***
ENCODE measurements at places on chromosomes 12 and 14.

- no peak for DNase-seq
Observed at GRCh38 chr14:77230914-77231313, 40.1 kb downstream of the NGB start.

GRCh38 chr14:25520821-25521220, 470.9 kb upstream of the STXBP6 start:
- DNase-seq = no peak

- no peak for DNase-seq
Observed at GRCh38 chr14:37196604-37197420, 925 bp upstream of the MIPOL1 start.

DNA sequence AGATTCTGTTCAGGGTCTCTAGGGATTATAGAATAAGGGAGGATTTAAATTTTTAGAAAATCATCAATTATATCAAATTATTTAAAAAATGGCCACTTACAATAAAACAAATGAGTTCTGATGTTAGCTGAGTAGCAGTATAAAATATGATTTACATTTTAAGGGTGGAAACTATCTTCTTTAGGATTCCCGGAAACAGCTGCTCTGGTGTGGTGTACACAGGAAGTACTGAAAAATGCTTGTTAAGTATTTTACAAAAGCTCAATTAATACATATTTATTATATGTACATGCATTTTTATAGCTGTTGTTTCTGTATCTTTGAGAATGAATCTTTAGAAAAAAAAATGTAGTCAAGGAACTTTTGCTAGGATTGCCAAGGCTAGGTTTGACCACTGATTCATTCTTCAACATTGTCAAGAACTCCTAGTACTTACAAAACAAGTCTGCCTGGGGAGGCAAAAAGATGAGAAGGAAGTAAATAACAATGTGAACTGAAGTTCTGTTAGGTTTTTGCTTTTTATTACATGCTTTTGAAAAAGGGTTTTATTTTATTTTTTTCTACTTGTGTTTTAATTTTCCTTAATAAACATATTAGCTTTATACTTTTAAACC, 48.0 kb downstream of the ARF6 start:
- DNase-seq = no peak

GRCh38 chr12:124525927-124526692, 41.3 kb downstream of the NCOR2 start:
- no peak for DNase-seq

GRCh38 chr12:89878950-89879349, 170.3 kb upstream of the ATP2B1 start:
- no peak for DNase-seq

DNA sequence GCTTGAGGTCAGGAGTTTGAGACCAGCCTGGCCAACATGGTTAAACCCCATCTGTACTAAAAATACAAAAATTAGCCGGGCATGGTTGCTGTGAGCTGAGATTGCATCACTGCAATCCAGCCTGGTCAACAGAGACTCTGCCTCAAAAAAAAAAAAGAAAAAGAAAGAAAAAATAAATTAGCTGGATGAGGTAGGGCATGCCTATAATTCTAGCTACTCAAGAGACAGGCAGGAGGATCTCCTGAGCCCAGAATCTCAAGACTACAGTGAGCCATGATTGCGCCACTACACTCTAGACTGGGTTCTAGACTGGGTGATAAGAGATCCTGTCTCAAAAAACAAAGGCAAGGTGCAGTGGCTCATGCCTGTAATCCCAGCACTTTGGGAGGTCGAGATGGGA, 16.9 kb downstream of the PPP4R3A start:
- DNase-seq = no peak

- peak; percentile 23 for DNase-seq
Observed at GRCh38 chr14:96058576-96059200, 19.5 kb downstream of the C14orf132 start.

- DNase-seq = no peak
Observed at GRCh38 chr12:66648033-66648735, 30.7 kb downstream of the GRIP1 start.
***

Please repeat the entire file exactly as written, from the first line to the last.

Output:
ENCODE measurements at places on chromosomes 12 and 14.

- no peak for DNase-seq
Observed at GRCh38 chr14:77230914-77231313, 40.1 kb downstream of the NGB start.

GRCh38 chr14:25520821-25521220, 470.9 kb upstream of the STXBP6 start:
- DNase-seq = no peak

- no peak for DNase-seq
Observed at GRCh38 chr14:37196604-37197420, 925 bp upstream of the MIPOL1 start.

DNA sequence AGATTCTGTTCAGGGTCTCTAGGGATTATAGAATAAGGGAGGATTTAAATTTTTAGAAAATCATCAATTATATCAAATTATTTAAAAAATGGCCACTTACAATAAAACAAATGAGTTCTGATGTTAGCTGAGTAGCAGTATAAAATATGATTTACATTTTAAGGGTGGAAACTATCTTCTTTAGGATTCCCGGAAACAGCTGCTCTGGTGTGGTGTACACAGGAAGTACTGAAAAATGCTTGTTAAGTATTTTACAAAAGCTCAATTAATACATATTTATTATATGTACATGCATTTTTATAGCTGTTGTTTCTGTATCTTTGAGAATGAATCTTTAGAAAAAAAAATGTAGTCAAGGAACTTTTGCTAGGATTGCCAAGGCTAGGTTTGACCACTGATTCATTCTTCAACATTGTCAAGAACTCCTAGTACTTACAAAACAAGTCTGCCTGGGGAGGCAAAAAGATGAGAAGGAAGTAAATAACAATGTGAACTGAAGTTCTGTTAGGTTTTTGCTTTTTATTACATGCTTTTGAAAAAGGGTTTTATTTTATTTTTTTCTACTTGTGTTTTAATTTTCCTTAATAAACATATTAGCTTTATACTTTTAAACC, 48.0 kb downstream of the ARF6 start:
- DNase-seq = no peak

GRCh38 chr12:124525927-124526692, 41.3 kb downstream of the NCOR2 start:
- no peak for DNase-seq

GRCh38 chr12:89878950-89879349, 170.3 kb upstream of the ATP2B1 start:
- no peak for DNase-seq

DNA sequence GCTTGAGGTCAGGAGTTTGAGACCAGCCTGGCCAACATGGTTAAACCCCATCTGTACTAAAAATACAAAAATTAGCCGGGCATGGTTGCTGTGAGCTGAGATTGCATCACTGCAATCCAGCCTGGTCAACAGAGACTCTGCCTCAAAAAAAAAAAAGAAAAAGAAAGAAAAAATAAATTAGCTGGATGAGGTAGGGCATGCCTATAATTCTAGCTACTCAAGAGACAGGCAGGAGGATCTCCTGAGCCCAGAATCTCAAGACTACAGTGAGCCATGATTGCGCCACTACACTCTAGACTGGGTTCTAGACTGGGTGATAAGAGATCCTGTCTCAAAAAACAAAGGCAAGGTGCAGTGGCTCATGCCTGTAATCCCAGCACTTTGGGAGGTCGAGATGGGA, 16.9 kb downstream of the PPP4R3A start:
- DNase-seq = no peak

- peak; percentile 23 for DNase-seq
Observed at GRCh38 chr14:96058576-96059200, 19.5 kb downstream of the C14orf132 start.

- DNase-seq = no peak
Observed at GRCh38 chr12:66648033-66648735, 30.7 kb downstream of the GRIP1 start.